Thursday, May 17, 2007

Dave Sim's blogandmail #248 (May 17th, 2007)


Fifteen Impossible Things to Believe Before Breakfast That Make You a Good Feminist

1. A mother who works a full-time job and delegates to strangers the raising of her children eight hours a day, five days a week does just as good a job as a mother who hand-rears her children full time.

2. It makes great sense for the government to pay 10 to 15,000 dollars a year to fund a daycare space for a child so its mother - who pays perhaps 2,000 dollars in taxes - can be a contributing member of society.

3. A woman's doctor has more of a valid claim to participate in the decision to abort a fetus than does the father of that fetus.

4. So long as a woman makes a decision after consulting with her doctor, she is incapable of making an unethical choice.

5. A car with two steering wheels, two gas pedals and two brakes drives more efficiently than a car with one steering wheel, one gas pedal and one brake which is why marriage should always be an equal partnership.

6. It is absolutely necessary for women to be allowed to join or participate fully in any gathering place for men, just as it is absolutely necessary that there be women only environments from which men are excluded.

7. Because it involves taking jobs away from men and giving them to women, affirmative action makes for a fairer and more just society.

8. It is important to have lower physical standards for women firepersons and women policepersons so that, one day, half of all firepersons and policepersons will be women, thus more effectively protecting the safety of the public.

9. Affirmative action at colleges and universities needs to be maintained now that more women than men are being enrolled, in order to keep from giving men an unfair advantage academically.

10. Having ensured that there is no environment for men where women don't belong (see no.6) it is important to have zero tolerance of any expression or action which any woman might regard as sexist to ensure greater freedom for everyone.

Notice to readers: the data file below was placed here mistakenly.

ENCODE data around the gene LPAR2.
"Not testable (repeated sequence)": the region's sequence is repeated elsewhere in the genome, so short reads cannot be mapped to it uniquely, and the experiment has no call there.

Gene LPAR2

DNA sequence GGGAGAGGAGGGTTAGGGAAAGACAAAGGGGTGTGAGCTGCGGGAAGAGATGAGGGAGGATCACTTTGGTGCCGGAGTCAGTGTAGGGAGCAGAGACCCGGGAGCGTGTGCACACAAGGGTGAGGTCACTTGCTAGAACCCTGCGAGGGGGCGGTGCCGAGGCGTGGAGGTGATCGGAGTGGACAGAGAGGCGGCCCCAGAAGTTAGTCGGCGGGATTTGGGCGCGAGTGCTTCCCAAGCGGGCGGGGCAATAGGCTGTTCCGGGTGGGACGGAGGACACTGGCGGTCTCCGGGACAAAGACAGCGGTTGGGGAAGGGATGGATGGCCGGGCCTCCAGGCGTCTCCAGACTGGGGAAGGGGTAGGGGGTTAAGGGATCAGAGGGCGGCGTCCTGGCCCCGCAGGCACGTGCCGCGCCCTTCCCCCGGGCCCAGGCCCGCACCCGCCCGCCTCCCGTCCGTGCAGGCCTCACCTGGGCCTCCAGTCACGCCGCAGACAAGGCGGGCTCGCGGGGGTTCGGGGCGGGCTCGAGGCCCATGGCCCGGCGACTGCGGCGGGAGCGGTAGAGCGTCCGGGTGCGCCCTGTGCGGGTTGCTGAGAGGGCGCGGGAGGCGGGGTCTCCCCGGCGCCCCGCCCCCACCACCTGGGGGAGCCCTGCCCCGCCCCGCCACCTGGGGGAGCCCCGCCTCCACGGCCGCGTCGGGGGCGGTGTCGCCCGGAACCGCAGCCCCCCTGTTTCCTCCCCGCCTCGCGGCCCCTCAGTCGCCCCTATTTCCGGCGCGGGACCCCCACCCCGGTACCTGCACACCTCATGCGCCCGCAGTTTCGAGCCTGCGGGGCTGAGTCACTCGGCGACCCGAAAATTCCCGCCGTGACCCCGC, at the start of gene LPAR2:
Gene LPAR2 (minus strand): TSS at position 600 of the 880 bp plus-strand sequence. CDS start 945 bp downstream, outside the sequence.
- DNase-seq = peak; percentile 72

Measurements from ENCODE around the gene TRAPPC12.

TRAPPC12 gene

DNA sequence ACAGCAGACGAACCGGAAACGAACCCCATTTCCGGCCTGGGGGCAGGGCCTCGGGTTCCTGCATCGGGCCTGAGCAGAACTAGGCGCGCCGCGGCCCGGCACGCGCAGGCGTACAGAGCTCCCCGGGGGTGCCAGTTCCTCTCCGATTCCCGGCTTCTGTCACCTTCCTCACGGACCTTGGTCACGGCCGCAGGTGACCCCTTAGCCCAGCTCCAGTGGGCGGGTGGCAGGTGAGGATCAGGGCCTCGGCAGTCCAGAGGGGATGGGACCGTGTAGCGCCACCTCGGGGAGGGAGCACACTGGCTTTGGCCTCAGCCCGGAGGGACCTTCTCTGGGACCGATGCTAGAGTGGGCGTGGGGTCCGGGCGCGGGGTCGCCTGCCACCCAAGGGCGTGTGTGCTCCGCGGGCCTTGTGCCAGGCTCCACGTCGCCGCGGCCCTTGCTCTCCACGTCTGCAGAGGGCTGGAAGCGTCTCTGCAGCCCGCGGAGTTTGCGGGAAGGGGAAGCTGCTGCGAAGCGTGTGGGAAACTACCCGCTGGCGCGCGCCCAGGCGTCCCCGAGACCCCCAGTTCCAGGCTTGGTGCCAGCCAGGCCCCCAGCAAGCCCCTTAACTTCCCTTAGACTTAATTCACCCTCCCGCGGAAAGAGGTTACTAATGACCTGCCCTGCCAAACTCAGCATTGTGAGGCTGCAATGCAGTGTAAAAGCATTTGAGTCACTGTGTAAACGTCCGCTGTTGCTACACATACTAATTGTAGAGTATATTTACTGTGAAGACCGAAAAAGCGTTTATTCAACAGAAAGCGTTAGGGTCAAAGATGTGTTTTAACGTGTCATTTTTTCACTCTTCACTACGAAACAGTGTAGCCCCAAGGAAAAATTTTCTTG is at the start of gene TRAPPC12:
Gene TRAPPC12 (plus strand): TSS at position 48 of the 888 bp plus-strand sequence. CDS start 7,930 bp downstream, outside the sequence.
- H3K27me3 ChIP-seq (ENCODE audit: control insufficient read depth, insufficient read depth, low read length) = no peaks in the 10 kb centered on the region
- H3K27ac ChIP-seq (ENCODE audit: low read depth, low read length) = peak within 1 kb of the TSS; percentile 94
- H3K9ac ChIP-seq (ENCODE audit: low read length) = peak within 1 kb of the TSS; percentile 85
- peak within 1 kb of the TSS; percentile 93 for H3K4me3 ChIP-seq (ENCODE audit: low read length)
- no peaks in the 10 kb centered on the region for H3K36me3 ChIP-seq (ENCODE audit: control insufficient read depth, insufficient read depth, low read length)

11. Only in a society which maintains a level of 95% of alimony and child support being paid by men to women can men and women be considered as equals.

12. An airline stewardess who earned $20,000 a year at the time that she married a baseball player earning $6 million a year is entitled, in the event of a divorce, to $3 million for each year of the marriage and probably more.

13. A man's opinions on how to rear and/or raise a child are invalid because he is not the child's mother. However, his financial obligation is greater because no woman gets pregnant by herself.

14. Disagreeing with any of these statements makes you anti-woman and/or a misogynist.

15. Legislature Seats must be allocated to women and women must be allowed to bypass the democratic winnowing process in order to guarantee female representation and, thereby, make democracy fairer.


Happy Birthday to me,

Happy Birthday to me,

Happy Birth. Day… dear DAY-YAVE

Aw, Get Outta Here and I Mean it!

Hap. Py. Birth. Day. Tooooo


Oslo, Norway


Dear Dave Sim,

I write this to you asking for some leverage.

This is not a request for money (but rather for culture). A couple of months ago, I bought High Society and recently started to read it. Suddenly I was halfway into the novel. This stuff is the best illustrated novel I have read in my life. Enjoying the whole Cerebus work is one of the things I would like to do in my lifetime. I also would like my son to inherit such a quality result of our cultural society.


This is where the leverage comes in. Normally I would buy the remaining novels over time, as the household economy would allow it. Since I am under attack by cancer, and I am given a marginal chance of survival (actually my prognosis is death, period), I will have to speed it up if I wish to enjoy the whole Cerebus story. Spending a considerable part of the rest of my life (I am 35 years) reading Cerebus is a choice I hope you do not disapprove of (it must be said that one of the most important ingredients in a fight against cancer is to be positive and in a generally good humour. So I reckon I will not lose, but actually gain time).

My question to you, then, is it would be possible to buy all the Cerebus novels at a reduced price. Also, I wish it would be possible with a signature from you within. For my one-and-a-half-year-old son that would be of special importance (when he is a lot older, that is). Either this story is told by me sometime in the future, or he will read it in one of the blank pages of the first volume.

This is my wish for leverage.

Sincerely yours,

Cornelius Brekke

I probably should have dealt with this a while ago and I apologize for not having done so. I'm afraid I just stack the mail in my filing cabinet here and I don't even think about it until it's time to answer it here on the Blog & Mail.